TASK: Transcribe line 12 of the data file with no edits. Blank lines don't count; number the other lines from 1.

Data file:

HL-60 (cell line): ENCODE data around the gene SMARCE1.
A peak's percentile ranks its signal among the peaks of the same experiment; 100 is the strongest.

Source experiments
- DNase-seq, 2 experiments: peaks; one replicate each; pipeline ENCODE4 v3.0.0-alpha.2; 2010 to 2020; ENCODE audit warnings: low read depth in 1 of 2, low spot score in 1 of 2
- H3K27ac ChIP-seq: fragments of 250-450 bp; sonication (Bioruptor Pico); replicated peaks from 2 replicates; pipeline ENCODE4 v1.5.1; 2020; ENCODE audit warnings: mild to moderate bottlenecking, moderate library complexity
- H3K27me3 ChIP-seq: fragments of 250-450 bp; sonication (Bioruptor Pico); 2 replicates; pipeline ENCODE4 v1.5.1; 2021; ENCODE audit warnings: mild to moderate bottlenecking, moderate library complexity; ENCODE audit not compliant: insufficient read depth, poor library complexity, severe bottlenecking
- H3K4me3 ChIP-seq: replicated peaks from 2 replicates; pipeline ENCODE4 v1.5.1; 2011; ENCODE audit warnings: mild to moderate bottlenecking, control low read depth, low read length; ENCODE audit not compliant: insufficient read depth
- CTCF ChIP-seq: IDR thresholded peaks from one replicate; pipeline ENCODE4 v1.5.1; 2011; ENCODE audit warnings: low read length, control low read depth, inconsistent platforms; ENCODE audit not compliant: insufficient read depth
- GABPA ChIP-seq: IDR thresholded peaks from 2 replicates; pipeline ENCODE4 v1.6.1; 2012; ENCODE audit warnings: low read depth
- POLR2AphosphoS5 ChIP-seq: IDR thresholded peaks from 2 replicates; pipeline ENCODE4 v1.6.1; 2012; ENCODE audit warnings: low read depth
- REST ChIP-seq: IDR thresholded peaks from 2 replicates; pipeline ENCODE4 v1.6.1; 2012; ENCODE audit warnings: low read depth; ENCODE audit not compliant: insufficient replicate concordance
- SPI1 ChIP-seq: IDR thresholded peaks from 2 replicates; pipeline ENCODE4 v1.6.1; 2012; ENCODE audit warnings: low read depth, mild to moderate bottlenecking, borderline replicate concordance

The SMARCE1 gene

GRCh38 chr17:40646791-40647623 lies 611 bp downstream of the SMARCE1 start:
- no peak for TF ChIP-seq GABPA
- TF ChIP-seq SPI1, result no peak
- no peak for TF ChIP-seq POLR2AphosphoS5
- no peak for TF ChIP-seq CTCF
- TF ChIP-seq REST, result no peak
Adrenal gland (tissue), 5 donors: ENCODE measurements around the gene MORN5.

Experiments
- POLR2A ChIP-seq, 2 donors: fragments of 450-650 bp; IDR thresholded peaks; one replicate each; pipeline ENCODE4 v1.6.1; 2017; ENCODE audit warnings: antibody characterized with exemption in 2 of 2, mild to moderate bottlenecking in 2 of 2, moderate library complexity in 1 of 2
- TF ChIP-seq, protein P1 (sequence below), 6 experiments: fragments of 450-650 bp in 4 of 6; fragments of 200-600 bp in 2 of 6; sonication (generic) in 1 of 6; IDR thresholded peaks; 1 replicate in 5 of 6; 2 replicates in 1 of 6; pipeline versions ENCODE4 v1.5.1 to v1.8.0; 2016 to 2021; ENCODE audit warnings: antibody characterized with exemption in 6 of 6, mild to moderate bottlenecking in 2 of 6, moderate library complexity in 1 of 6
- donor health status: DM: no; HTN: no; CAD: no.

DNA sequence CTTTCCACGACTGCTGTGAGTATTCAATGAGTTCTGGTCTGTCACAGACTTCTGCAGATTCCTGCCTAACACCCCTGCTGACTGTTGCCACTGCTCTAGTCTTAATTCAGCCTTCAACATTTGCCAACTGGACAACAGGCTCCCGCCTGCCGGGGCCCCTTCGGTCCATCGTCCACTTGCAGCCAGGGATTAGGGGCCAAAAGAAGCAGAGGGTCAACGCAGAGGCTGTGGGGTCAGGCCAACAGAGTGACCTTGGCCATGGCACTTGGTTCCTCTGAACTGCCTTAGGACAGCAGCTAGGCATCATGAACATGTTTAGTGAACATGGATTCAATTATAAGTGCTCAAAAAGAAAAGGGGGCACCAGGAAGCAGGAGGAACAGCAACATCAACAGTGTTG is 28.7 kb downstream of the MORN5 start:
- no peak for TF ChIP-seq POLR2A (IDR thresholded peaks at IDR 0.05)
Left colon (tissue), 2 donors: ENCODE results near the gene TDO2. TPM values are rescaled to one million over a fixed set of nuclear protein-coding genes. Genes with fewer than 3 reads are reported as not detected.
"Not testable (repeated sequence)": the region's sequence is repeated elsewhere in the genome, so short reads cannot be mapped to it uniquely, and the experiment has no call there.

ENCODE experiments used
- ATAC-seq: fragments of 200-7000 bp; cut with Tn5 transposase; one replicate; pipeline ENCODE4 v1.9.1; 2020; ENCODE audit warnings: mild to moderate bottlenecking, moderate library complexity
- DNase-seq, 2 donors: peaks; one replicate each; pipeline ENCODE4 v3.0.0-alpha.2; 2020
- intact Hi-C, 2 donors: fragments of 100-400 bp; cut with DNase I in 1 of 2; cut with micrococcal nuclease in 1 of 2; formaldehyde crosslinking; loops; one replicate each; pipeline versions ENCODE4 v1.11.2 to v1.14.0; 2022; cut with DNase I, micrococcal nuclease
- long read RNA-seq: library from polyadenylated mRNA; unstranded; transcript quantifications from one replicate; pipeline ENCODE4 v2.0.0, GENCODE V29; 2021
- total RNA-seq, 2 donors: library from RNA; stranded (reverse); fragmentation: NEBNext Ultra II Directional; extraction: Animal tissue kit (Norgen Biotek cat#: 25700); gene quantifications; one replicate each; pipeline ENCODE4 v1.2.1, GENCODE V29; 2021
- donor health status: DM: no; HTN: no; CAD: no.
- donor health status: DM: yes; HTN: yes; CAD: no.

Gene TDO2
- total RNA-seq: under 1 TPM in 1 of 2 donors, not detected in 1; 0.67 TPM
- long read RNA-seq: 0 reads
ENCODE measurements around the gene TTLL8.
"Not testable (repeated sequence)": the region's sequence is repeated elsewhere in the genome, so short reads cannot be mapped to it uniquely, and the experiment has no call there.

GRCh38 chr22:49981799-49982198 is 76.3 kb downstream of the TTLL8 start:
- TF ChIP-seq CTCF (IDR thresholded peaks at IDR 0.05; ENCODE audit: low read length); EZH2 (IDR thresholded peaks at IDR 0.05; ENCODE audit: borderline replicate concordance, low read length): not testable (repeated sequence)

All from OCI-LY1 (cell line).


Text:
- SPI1 ChIP-seq: IDR thresholded peaks from 2 replicates; pipeline ENCODE4 v1.6.1; 2012; ENCODE audit warnings: low read depth, mild to moderate bottlenecking, borderline replicate concordance